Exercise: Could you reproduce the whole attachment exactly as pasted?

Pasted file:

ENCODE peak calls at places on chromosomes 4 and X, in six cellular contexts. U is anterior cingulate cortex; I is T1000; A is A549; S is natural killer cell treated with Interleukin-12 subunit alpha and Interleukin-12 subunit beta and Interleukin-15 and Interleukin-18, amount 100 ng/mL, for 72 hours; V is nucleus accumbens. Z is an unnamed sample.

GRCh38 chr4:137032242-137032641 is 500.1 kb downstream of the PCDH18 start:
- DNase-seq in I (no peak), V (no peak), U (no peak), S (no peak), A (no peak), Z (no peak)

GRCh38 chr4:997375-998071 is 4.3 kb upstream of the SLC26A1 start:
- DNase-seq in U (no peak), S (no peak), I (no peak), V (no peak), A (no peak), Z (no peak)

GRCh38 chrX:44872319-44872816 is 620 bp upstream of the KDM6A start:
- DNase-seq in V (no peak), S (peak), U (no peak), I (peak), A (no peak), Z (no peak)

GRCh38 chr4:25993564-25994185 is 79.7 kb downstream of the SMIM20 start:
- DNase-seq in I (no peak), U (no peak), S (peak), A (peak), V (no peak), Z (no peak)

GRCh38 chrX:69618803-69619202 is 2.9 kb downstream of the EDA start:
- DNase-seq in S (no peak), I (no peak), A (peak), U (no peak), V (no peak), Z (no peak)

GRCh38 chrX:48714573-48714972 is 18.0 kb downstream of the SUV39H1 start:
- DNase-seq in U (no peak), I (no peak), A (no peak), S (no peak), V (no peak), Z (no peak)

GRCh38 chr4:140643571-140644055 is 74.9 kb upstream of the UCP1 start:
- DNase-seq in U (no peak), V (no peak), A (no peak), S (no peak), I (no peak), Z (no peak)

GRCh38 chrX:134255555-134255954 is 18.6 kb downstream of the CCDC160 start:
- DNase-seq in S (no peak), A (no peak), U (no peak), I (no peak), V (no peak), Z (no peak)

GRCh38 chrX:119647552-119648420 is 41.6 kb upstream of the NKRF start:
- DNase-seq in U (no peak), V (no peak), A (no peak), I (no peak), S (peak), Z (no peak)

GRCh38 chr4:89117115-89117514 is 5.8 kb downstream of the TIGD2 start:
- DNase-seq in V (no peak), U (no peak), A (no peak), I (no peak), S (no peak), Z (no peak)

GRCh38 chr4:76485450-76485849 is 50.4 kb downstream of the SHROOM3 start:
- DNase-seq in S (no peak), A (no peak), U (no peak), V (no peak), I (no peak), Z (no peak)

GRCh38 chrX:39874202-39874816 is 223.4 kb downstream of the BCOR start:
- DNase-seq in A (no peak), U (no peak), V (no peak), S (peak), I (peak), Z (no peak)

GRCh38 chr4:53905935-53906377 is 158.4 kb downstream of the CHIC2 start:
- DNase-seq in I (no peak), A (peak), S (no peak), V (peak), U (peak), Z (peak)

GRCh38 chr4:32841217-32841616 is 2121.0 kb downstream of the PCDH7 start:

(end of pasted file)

ENCODE peak calls at places on chromosomes 4 and X, in six cellular contexts. U is anterior cingulate cortex; I is T1000; A is A549; S is natural killer cell treated with Interleukin-12 subunit alpha and Interleukin-12 subunit beta and Interleukin-15 and Interleukin-18, amount 100 ng/mL, for 72 hours; V is nucleus accumbens. Z is an unnamed sample.

GRCh38 chr4:137032242-137032641 is 500.1 kb downstream of the PCDH18 start:
- DNase-seq in I (no peak), V (no peak), U (no peak), S (no peak), A (no peak), Z (no peak)

GRCh38 chr4:997375-998071 is 4.3 kb upstream of the SLC26A1 start:
- DNase-seq in U (no peak), S (no peak), I (no peak), V (no peak), A (no peak), Z (no peak)

GRCh38 chrX:44872319-44872816 is 620 bp upstream of the KDM6A start:
- DNase-seq in V (no peak), S (peak), U (no peak), I (peak), A (no peak), Z (no peak)

GRCh38 chr4:25993564-25994185 is 79.7 kb downstream of the SMIM20 start:
- DNase-seq in I (no peak), U (no peak), S (peak), A (peak), V (no peak), Z (no peak)

GRCh38 chrX:69618803-69619202 is 2.9 kb downstream of the EDA start:
- DNase-seq in S (no peak), I (no peak), A (peak), U (no peak), V (no peak), Z (no peak)

GRCh38 chrX:48714573-48714972 is 18.0 kb downstream of the SUV39H1 start:
- DNase-seq in U (no peak), I (no peak), A (no peak), S (no peak), V (no peak), Z (no peak)

GRCh38 chr4:140643571-140644055 is 74.9 kb upstream of the UCP1 start:
- DNase-seq in U (no peak), V (no peak), A (no peak), S (no peak), I (no peak), Z (no peak)

GRCh38 chrX:134255555-134255954 is 18.6 kb downstream of the CCDC160 start:
- DNase-seq in S (no peak), A (no peak), U (no peak), I (no peak), V (no peak), Z (no peak)

GRCh38 chrX:119647552-119648420 is 41.6 kb upstream of the NKRF start:
- DNase-seq in U (no peak), V (no peak), A (no peak), I (no peak), S (peak), Z (no peak)

GRCh38 chr4:89117115-89117514 is 5.8 kb downstream of the TIGD2 start:
- DNase-seq in V (no peak), U (no peak), A (no peak), I (no peak), S (no peak), Z (no peak)

GRCh38 chr4:76485450-76485849 is 50.4 kb downstream of the SHROOM3 start:
- DNase-seq in S (no peak), A (no peak), U (no peak), V (no peak), I (no peak), Z (no peak)

GRCh38 chrX:39874202-39874816 is 223.4 kb downstream of the BCOR start:
- DNase-seq in A (no peak), U (no peak), V (no peak), S (peak), I (peak), Z (no peak)

GRCh38 chr4:53905935-53906377 is 158.4 kb downstream of the CHIC2 start:
- DNase-seq in I (no peak), A (peak), S (no peak), V (peak), U (peak), Z (peak)

GRCh38 chr4:32841217-32841616 is 2121.0 kb downstream of the PCDH7 start: